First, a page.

As soon as I got near the arch, I saw another guy staring at it. I asked him if he was considering going up and jumping and he in turn he asked me if I thought it was doable. I said that of course it was – I had done it years before. What I forgot is that, the other time I had done it, many people where there and a human chain meant we all helped each other to climb. This time, it was just me and this poor guy I involved in my crazy plan. We started climbing, in our swimsuits, naked hands and feet. Once I got about halfway I got stuck.
I realised I am way too short to be able to climb over some of those rocks, and there was no way I could get down either: if, for whatever reason, I fell, I would crush on them and kill myself. That’s when I started getting nervous. My left leg was twitching. My heart was pounding. I felt lightheaded. I begged the poor guy not to let go of my arm and there I stood, waiting for someone else who was reckless enough to climb up. I was lucky, because a minute later two guys started climbing and I begged them to help me. They all pulled me up (and I scratched my legs on the rock in the process, but who cares!) and then I made my way to what I considered a good jumping point. There I stood, 12 meters above water, surrounded by the various shades of blue, my friends below filming the entire event. I was still trembling, but I knew it would not go away, so I jumped.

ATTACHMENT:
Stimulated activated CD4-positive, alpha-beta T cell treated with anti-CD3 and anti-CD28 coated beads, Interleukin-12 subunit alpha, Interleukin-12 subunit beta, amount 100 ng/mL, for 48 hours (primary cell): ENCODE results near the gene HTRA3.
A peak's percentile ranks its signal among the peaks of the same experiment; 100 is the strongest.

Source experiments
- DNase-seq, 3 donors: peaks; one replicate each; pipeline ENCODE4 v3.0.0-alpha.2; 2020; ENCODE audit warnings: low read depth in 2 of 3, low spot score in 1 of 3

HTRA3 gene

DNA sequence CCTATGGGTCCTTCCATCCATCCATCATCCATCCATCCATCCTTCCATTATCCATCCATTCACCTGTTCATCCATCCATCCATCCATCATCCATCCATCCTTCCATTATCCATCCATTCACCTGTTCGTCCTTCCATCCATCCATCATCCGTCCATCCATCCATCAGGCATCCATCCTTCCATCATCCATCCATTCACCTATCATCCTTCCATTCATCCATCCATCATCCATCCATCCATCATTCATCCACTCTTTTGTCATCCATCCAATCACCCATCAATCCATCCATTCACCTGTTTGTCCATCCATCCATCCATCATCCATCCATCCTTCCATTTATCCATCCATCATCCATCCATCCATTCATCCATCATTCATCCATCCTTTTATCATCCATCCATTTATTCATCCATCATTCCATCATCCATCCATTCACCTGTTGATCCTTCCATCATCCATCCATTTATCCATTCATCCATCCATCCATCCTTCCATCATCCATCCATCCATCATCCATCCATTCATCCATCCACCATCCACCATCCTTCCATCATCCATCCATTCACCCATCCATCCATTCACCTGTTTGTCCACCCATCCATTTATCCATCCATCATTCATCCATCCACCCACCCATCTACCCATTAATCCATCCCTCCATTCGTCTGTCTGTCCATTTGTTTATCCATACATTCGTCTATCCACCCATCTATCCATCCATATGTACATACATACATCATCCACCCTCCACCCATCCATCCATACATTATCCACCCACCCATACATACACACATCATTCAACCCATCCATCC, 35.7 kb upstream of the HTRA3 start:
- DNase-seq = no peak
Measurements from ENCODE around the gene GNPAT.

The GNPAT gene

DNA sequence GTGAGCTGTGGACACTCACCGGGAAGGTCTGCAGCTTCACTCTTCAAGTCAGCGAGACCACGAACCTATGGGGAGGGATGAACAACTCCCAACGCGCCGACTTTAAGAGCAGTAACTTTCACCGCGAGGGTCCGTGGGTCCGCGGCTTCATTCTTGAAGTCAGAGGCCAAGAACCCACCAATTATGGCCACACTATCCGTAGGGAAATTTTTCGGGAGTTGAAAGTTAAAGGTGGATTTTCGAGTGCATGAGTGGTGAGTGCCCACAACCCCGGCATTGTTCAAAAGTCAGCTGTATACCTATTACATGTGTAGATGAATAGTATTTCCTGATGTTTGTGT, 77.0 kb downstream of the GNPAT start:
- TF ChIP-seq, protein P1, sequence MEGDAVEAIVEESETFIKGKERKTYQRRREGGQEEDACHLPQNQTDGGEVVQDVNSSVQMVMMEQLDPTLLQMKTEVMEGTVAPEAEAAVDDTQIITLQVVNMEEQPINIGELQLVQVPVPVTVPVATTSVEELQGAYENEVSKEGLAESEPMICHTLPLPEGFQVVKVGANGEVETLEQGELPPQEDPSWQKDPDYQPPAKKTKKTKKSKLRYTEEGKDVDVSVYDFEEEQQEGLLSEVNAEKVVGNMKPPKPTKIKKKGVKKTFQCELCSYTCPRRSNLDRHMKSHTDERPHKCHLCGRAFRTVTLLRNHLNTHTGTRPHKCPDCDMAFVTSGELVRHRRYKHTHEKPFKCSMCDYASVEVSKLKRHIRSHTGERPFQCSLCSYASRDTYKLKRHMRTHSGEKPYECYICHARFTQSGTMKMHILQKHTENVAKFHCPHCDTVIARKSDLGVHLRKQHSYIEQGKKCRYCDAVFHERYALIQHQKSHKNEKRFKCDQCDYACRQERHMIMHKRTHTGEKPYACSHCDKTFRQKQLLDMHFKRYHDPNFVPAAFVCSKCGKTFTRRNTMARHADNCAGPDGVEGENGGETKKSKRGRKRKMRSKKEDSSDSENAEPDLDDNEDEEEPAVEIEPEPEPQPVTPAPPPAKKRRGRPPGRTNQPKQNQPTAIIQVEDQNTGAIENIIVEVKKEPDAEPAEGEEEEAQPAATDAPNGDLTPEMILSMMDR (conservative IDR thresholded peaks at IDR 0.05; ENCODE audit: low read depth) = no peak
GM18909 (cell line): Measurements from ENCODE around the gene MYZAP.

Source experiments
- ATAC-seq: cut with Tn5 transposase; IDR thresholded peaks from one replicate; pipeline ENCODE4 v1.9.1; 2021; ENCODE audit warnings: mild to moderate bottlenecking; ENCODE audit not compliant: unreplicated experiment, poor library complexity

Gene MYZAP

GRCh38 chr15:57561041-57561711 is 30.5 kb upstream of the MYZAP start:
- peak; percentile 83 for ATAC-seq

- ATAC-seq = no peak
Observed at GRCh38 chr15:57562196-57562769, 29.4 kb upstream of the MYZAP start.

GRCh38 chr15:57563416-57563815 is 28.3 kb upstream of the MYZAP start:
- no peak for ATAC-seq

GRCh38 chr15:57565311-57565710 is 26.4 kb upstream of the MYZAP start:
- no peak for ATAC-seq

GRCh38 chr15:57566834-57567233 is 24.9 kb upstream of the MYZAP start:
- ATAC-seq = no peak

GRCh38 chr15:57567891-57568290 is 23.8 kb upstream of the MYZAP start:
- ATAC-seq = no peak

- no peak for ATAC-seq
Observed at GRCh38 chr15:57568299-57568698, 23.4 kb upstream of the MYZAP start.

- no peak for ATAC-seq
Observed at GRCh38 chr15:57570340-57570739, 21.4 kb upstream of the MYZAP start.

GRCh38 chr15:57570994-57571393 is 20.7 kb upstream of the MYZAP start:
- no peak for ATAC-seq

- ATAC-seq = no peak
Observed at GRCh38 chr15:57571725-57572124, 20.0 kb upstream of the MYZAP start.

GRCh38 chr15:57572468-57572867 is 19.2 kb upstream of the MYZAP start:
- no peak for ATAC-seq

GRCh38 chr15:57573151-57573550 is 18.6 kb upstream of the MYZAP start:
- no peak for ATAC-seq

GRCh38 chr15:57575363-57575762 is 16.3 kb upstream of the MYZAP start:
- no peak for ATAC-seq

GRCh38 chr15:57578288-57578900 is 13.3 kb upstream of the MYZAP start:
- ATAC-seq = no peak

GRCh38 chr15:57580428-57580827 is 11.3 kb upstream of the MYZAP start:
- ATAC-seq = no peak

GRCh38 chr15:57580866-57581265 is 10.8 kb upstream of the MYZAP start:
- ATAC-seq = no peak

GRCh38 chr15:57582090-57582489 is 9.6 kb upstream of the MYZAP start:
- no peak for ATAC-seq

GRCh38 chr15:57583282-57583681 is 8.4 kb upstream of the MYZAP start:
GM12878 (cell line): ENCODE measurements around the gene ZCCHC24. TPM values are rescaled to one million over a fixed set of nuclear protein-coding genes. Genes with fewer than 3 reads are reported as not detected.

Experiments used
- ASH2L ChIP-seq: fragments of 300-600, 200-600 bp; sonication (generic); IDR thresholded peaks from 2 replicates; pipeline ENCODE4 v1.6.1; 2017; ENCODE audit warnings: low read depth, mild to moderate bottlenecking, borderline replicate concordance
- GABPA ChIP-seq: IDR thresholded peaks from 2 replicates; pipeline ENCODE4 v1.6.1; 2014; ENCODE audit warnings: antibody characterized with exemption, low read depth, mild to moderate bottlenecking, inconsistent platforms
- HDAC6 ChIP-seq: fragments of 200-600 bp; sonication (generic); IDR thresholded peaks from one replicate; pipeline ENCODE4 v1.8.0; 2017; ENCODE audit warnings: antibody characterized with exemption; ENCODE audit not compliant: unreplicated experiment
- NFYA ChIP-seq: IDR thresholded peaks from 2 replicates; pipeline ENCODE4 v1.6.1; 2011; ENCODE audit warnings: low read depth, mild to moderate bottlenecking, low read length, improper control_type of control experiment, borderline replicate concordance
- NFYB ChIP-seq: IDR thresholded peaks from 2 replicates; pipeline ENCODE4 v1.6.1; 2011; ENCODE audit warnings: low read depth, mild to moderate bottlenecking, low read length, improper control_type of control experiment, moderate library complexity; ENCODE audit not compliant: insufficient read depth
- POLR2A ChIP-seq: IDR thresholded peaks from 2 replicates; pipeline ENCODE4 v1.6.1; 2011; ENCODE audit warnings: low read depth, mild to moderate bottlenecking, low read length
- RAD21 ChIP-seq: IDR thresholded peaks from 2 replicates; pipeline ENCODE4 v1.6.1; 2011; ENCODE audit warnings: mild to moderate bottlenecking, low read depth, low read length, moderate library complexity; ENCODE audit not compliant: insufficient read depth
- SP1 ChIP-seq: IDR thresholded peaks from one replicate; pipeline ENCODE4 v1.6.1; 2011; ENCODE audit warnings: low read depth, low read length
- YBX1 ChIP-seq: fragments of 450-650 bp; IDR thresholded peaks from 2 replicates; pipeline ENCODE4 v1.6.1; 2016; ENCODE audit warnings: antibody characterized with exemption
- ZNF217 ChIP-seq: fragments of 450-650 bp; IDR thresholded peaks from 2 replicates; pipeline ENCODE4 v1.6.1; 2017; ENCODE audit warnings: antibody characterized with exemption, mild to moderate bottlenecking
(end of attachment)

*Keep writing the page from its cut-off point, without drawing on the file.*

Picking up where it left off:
It was scary as hell. And I will never do it again. I don’t mind heights at all, really, but I did not fancy the idea of falling on those rocks and the last thing I wanted to do on a day on one of the best beaches in Sardinia was having an accident and get injured. I suppose I am getting old, because I think that next time I climb a rock I want to be strapped up, wear a helmet and wear proper gear! Anyways, I was happy to be alive, so soon afterwards we swam back to shore and set to spent the rest of the day at one of Sardinia best beaches. We relaxed, we ate our lunch, we went for more swims all over the area and just had a good time.